Animated TV shows for adults can be powerful, therapeutic

Challenging topics makes clear these aren’t kids shows


On the surface, “Rick and Morty” seems like a zany animated comedy, but in reality the show tackles some of life’s most challenging topics.

Grace Robinson

In the United States, there are more than 100 million television watching households, but—if you’re like my parents—adult animated shows like “Rick and Morty” and “Bojack Horseman” aren’t worth your time.

But viewers who watch adult animated shows realize that the shows have a deeper meaning than people realize, and they can be gripping, powerful dramas about life’s most difficult questions.

When I was younger, I was always shielded from television shows like “The Simpsons” and “Family Guy.” My parents both agreed that it would “rot my brain.”

Maybe I was too young to understand the satire of those shows, but when I was thirteen, I started to watch some adult animated shows.

The first show that I watched was “Rick and Morty,” which I started watching only because my favorite rapper, Logic, sampled the show as the intro to his album “Bobby Tarantino ll.”

“Rick and Morty” is about an alcoholic, ill tempered scientist, named Rick Sanchez, and his grandson Morty Smith. The premise of the whole show is that Rick is trying to reconnect with his daughter Beth, but he ends up being closer with his hormonal, awkward teenage grandson Morty, who joins Rick on adventures that take them through the multiverse.

Beneath the mature language, bizarre plots and graphic scenes, “Rick and Morty” touches on topics like sexual assault, antisocial personalities, female inequality, racism and many more subjects.

For example, the episode “Rick Potion #9” features Rick and Morty fleeing to an alternate universe after their attempts to create a love potion have unintended consequences for their original universe.

As they bury their dead bodies from another timeline, Rick’s existential dread starts to rub off on Morty as he explains that the more universes there are, the less meaningful individual choices become.

Morty realizes that his life is meaningless and that he’s understanding that he’s now older and having to face problems by himself.

Watching the show reveals the generational struggle Rick and Beth (and her husband Jerry) face trying to do what is best for their kids, and it highlights how difficult it can be to be an adult and a parent.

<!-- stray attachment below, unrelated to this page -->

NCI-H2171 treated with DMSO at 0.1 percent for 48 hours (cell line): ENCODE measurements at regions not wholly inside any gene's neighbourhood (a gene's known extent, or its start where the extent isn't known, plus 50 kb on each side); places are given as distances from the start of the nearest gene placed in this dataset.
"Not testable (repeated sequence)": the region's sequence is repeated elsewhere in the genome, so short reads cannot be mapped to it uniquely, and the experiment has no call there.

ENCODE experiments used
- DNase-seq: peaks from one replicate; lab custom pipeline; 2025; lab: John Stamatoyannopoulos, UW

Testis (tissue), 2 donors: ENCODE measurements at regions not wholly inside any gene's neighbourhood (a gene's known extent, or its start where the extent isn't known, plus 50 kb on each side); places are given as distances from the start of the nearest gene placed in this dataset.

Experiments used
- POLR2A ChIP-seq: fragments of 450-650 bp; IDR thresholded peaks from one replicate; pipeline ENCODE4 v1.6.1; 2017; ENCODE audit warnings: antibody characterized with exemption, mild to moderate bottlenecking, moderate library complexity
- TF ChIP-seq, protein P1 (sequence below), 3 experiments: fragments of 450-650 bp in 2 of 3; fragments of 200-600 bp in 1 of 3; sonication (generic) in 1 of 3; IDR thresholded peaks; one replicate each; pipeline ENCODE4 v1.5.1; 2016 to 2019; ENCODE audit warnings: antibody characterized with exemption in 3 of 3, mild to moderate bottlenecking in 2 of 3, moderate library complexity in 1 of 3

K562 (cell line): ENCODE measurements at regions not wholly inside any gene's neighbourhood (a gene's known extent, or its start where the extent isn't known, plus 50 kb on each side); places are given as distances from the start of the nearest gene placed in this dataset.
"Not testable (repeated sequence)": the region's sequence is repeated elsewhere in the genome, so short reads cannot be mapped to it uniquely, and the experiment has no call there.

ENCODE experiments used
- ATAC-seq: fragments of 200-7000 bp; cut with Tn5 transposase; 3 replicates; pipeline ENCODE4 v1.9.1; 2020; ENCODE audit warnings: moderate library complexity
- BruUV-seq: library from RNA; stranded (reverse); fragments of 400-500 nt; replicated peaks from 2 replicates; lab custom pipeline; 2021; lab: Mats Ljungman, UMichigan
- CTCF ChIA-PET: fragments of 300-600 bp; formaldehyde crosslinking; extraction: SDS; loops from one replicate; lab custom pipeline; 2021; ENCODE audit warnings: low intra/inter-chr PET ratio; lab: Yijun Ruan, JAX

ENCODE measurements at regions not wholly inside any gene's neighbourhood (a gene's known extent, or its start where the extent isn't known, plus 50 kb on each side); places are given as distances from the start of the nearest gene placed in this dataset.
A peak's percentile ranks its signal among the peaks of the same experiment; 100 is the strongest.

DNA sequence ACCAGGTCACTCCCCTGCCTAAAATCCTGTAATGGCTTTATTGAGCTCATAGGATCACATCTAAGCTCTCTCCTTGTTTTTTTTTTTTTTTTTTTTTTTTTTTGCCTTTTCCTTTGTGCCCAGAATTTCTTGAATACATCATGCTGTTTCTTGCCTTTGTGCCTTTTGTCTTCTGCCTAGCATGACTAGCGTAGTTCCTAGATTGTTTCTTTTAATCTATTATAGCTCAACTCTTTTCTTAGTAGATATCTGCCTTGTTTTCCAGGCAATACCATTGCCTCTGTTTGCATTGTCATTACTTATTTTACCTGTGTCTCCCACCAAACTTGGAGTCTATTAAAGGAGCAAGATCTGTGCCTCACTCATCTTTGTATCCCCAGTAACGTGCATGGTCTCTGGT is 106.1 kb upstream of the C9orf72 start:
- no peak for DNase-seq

If “Rick and Morty” isn’t making the viewer laugh or cringe, it’s probably making them cry.

The Netflix series “Bojack Horseman” is another adult animated series that will make viewers rethink their lives.

“Bojack Horseman” is about a former 90’s sitcom star attempting to make a comeback in fictional Hollywoo. Bojack is also dealing with addiction and depression, and he uses his past as an excuse, trying to dull his pain with bad behavior that makes things worse.

Just like “Rick and Morty,” “Bojack Horseman” deals with multiple sensitive issues that affect people daily with loneliness affecting most of the characters.

The show accurately portrays different types of loneliness. For example, Bojack’s ghostwriter, Diane, finds herself constantly misunderstood by her husband Mr. Peanutbutter, and Bojack’s manager, Princess Carolyn, is a workaholic who puts others before herself.

Bojack’s inability to maintain healthy relationships and his general victim attitude always leave him alone to reflect on his poor behavior.

The show also deals with addiction and death. After Bojack played an adoptive father to three human kids in his 90’s sitcom “Horsin Around,” he tries to help the youngest daughter, Sarah Lynn, after  she became a drug addicted pop sensation.

She and Bojack eventually reconnected and went on a month bender of drugs, which killed Sarah Lynn. Bojack feels it’s his fault due to the fact that she was six months clean and he pressured her into doing drugs.

This episode in particular is quite upsetting to many viewers, but it’s not a kids show. It’s a show that explores how Bojack Horseman manipulates people, how his misery drives him to crush people around him to make them feel the same way he does.

The show also deals with anxiety, rape, discrimination, sexuality, abortion, single parenting and many more topics.

These shows in particular shouldn’t be watched by children, but they shouldn’t be dismissed for being animated. Both of these shows explore some of life’s most difficult questions in a way that can be therapeutic.